There are people out there who love to cry with their books. "I love a good cry!" Their Good Cry must be something pleasant, like a bunny sneeze. With this book, I don't even want to chance that it might just be a Wee Good Cry, because I know it won't. The blurbs on the front and back of the book did try to warn me. "This unforgettable novel...doesn't just break your heart; it takes your heart and won't give it back." But I said "Pshhht. You don't know me." And I foolishly started to read.

I finished page eighty-five, also the end of Chapter 5, and I said to myself, "Ohhhhh no. I don't think I can proceed here." Because when you know that something is going to make you violently ill, you avoid it, right? Lactose-intolerant people do not dive willingly into the cheesecake (even though it's delicious). Celiac sufferers do not see a batch of chocolate-chip cookies and think, "Oh, absolutely" (even though they are delicious). People with nut allergies do not immerse themselves in a bathtub full of trail mix, because KNOWLEDGE. Knowing what I now know, at Chapter 5, about the characters in this book, I am 100% certain it will send me into the Ugly Cry, and I do not want to be in the Ugly Cry. The last time I made the mistake of reading something guaranteed to put me in Ugly Cry was this:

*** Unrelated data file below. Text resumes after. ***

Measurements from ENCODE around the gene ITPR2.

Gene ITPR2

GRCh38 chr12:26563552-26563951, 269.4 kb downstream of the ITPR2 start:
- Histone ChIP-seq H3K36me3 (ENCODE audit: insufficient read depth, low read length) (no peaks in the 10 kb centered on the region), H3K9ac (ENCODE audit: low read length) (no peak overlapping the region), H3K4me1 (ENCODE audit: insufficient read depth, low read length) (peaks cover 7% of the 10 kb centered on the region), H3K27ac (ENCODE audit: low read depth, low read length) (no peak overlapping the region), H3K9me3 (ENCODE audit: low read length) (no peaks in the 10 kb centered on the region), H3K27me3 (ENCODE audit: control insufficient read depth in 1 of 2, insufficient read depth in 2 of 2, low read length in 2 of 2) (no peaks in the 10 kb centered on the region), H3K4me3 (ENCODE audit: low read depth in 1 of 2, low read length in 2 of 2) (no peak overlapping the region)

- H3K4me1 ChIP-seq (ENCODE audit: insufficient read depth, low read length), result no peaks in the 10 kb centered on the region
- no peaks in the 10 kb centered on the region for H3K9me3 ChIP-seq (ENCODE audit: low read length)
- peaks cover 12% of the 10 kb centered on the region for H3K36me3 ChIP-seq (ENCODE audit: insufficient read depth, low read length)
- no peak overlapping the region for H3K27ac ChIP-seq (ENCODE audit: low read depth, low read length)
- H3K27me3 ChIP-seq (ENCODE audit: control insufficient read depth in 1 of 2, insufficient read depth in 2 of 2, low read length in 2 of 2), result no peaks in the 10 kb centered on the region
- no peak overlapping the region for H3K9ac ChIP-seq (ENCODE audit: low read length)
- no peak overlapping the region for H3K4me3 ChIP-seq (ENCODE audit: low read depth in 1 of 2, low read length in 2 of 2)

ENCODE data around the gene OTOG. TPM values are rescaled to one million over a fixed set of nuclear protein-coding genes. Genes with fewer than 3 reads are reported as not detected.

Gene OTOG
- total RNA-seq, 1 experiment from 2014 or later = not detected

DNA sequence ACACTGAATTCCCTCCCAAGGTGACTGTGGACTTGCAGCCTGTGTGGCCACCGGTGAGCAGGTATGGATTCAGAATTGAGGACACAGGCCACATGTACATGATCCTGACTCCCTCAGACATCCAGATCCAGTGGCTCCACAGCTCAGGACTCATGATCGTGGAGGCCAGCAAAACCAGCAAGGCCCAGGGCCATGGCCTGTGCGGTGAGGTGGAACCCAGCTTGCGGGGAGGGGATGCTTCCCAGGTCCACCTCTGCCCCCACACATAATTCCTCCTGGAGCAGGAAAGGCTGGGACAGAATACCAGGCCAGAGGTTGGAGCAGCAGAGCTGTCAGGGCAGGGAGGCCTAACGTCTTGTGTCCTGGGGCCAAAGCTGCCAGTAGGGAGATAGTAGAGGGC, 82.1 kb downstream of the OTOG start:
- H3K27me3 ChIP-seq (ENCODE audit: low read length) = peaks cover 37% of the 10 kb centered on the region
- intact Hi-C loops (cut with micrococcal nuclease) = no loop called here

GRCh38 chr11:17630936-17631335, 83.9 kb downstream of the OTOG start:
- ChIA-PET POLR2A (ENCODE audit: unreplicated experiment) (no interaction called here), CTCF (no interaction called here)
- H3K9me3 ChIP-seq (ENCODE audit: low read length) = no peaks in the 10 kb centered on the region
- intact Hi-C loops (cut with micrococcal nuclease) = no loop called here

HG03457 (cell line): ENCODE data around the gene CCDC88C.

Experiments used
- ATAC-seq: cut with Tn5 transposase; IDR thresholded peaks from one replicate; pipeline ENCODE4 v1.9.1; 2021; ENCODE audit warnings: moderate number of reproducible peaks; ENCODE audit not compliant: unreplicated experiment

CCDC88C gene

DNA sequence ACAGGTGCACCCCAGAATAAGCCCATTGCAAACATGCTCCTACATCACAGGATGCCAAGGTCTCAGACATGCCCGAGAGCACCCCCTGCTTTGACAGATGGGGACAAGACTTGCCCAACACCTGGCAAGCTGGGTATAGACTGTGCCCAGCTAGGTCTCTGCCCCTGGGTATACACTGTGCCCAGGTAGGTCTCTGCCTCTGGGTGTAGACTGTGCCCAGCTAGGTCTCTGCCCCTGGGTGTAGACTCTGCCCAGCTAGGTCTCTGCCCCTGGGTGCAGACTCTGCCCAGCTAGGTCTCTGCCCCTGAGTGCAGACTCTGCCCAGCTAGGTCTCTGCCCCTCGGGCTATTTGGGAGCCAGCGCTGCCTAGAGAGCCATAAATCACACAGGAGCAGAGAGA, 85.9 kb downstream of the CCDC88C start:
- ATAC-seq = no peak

https://www.amazon.com/Completely-Beside-Ourselves-Faulkner-Award/dp/0399162097/ref=tmm_hrd_swatch_0?_encoding=UTF8&qid=&sr=

And I only got halfway through the book.

For those of you who love a Good Cry! try that one, or this one, where I had to stop at page 85:

https://www.amazon.com/Completely-Beside-Ourselves-Faulkner-Award/dp/0399162097/ref=tmm_hrd_swatch_0?_encoding=UTF8&qid=&sr=


Proceed at your own risk. And then please let me know how it ends! But only if your summary is not going to make me cry.

Sunday, September 25, 2016

The Edible Accessory

Just a mere ten days after I wrote about my black and white cookie problem, Etro sent their Spring/Summer 2017 collection down the runway in Milan. Coincidence?


I think not.

But those are still the wrong black and white cookies.

Thursday, September 15, 2016

The Importance of Naming Cookies

I frequently find myself at a loss for the official/proper name of random items, and have to rush to Google to figure out what the thing is called. It's most frustrating when said thing is a cookie. In the olden days, when I was temping in Seattle, I would work in various big, shiny office buildings which usually had a sundries shop on the ground level. That was, incidentally, how I learned what "sundries" were. In these sundries shops I would find delicious, individually-wrapped cookies, which I would refer to as "black and white cookies". "I'll be right back, I'm going to get a black and white cookie." One episode of Seinfeld discussed the importance of the black and white cookie. However, when Jerry purchased and bit into his black and white cookie, I noticed it was not the same black and white cookie as my black and white cookie.

The wrong black and white cookies